By commencing operations of its Xi'an fabrication line, Samsung has secured a solid memory production base in China, a market where approximately 50 percent of global NAND flash is generated from production bases operated by many IT companies here. It is also laying the foundation for a more stable supply of memory products to its customers.
Samsung plans to complete construction of its entire Xi'an complex, which includes an assembly facility and test line, by the end of this year.
About Samsung Electronics Co., Ltd.
Samsung Electronics Co., Ltd. Is a global leader in technology, opening new possibilities for people everywhere. Through relentless innovation and discovery, we are transforming the world's of TVs, smartphones, tablets, PCs, cameras, home appliances, printers, LTE systems, medical devices, semiconductors and LED solutions. We employ 286,000 people across 80 countries with annual sales of U.S. $216.7 billion. To discover more, please visit http://www.samsung.com.
If you read our SSD reviews on a regular basis you've heard about my six year old Lenovo T61p notebook. If not, then here's the story. The T61p has an amazing keyboard and a 1920x1200 pixel display that makes writing reviews on pleasant. The Core2 Quad processor is fast enough for video and picture editing and overkill for all of the tasks performed while writing reviews. The only area on this notebook that needs a performance boost is the storage system. The T61p shipped with a small mechanical hard drive and is limited to SATA 1.5, 150 MB/s speeds. With an SSD, the 150 MB/s throughput limit comes into play but with the high random access times on modern SSDs, you can't tell a difference between the T61p and a new Lenovo W530 in day to day use other than the lower resolution screen on the newer W530.
If a six year old notebook can feel as fast, if not faster than a brand new notebook just by installing a 100 Dollar SSD why would anyone want to spend 1200 Dollars on a new workstation class notebook? It seems we're not alone in this line of thinking. In a recent report by Jim Handy for Forbes online, Jim speculates that SSDs play a role in Intel's sagging processor sales.
In many corporate environments IT managers have found that they can postpone the costly process of refreshing the staff's PCs by a year or longer by simply replacing the hard drive (HDD) in employees' PCs with an SSD. Since the PC is between 2-3 years old at that point the HDD is usually pretty small (say 80GB) and an SSD of a similar capacity will cost around $100, which looks pretty good in comparison to a $600-1,000 price tag for a notebook PC.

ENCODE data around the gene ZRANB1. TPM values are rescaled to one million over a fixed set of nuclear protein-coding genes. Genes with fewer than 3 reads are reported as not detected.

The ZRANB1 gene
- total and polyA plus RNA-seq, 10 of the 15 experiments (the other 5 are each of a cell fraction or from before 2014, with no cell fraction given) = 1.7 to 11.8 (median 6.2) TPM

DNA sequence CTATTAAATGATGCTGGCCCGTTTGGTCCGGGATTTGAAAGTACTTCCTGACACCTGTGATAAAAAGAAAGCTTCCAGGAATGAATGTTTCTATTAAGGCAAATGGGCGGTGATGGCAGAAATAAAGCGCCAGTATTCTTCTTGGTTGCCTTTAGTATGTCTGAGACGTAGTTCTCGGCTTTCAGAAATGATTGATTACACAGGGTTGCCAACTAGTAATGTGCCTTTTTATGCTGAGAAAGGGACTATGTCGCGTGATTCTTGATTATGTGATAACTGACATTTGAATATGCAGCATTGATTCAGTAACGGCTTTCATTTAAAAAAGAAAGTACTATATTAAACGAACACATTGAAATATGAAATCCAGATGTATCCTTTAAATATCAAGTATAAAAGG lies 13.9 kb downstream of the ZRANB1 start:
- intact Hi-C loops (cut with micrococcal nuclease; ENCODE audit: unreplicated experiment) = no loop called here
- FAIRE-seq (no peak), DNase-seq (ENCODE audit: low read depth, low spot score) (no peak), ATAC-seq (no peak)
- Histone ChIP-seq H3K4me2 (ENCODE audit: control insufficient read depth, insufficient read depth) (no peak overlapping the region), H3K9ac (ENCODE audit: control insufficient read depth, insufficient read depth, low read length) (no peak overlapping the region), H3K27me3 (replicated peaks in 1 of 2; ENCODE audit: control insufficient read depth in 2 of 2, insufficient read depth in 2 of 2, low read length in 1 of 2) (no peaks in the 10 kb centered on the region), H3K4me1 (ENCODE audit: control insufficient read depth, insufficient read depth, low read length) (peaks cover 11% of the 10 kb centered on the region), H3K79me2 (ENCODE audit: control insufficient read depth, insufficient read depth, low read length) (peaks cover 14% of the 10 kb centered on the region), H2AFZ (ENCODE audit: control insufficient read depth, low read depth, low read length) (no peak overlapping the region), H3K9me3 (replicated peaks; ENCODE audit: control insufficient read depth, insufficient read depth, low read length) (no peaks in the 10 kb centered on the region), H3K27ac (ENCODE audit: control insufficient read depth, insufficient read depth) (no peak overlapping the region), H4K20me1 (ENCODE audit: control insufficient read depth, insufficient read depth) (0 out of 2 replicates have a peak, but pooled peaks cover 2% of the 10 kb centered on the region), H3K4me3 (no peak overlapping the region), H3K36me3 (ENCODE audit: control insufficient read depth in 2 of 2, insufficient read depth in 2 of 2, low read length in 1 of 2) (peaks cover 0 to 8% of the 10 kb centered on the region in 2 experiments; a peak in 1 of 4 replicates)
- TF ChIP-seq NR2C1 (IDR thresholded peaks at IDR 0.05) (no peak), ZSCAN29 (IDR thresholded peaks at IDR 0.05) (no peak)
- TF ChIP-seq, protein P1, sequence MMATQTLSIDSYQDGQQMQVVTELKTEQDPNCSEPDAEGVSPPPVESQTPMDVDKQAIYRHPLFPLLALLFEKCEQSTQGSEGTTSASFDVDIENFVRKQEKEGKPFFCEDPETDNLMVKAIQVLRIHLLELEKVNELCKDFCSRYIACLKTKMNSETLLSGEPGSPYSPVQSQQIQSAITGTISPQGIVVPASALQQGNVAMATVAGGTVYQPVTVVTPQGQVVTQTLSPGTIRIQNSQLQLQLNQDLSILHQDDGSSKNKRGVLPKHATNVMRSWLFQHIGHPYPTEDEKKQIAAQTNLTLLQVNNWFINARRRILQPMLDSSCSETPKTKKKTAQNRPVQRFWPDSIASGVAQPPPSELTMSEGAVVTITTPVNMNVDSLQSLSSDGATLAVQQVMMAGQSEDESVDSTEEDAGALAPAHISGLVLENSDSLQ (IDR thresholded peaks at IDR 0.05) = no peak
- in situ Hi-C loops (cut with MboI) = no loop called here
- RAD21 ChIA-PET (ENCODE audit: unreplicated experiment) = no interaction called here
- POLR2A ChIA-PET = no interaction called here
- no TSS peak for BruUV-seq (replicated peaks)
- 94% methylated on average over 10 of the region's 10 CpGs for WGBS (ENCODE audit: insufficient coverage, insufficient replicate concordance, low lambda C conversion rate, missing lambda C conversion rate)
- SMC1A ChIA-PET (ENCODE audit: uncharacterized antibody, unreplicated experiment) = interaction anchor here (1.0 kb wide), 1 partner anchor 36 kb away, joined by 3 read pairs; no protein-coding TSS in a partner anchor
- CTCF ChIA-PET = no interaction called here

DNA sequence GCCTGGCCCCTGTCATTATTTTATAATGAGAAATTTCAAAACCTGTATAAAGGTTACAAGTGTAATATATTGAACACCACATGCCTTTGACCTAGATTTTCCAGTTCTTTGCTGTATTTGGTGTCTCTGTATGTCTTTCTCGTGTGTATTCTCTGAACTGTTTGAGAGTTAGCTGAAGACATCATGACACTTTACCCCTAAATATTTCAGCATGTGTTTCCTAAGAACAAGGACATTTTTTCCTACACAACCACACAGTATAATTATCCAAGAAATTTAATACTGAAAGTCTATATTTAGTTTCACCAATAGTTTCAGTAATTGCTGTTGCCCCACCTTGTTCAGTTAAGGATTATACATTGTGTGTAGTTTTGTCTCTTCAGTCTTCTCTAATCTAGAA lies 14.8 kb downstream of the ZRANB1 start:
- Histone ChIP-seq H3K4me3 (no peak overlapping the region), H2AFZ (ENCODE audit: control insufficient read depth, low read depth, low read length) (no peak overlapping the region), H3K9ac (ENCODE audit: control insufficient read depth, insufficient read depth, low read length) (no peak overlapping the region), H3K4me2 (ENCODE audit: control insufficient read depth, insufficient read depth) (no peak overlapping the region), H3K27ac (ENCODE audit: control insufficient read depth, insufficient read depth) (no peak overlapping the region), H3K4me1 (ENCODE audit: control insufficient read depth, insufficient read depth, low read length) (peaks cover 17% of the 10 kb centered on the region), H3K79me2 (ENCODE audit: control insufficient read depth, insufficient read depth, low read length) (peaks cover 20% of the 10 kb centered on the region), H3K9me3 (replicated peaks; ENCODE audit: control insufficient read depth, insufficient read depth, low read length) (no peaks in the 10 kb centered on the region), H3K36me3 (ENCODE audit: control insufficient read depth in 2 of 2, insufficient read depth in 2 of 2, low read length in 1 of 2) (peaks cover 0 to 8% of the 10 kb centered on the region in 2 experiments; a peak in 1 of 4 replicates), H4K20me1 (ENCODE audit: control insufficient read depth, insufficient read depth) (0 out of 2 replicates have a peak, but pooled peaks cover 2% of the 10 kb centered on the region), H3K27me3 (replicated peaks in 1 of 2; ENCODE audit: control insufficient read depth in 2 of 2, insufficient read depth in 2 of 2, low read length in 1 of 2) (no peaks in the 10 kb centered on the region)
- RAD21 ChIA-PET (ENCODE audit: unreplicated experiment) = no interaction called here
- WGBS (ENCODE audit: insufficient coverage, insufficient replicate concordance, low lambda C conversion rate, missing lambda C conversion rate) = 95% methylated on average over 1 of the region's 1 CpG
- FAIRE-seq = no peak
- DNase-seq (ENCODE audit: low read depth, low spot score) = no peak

What do you think? Are you ready to shell out for a new notebook or desktop build or does your SSD provide enough performance to prolong your upgrade cycle?
Sunday, Sunday, Sunday - At the State Fairgrounds... It could be an obnoxious commercial on the radio but I'm a bit excited to see this. We just saw that Amazon has the Seagate 600 Pro 240GB SSD for $119.99. This is Seagate's upper tier model SATA model with host power loss protection, higher grade NAND flash over the consumer focused 600 non-Pro and has a five year warranty.
I didn't expect to see a drive like the 600 Pro reach this price point for some time but this just goes to show that the market is changing rapidly. Setting the stage, the 600 Pro isn't a budget SSD or even a drive designed for the mainstream market. This is a real deal kick ass drive designed for entry-level enterprise use. Just days ago we reviewed an entry-level 256GB class SSD that cost $89.99 and now this premium model for a even less than 50 Cents per GB of total NAND flash.
Can it get any better than this?
Be sure to read Jon's RAID Report on two Seagate 600 Pro 200GB drives.
Several motherboard manufactures have started leaking photos of next generation motherboards to the web. Binding NDAs or nondisclosure agreements as they are known means you can look but you can't touch. In this case you can't really read anything either because the specs are locked away for manufactures and media to know and or you to speculate on. I don't write motherboard reviews so I'm not briefed on the ins and outs on new products. If I asked I could get the information but then I'd be locked down by an NDA like everyone else who's been briefed.
It shouldn't come as a surprise that PCIe based M.2 and SATA Express are on nearly all of the leaked images we've seen. We wrote the first performance preview for socket M.2 a year ago with product in hand. A few months ago we also wrote a preview for SATA Express using a prototype ASUS Z87 motherboard.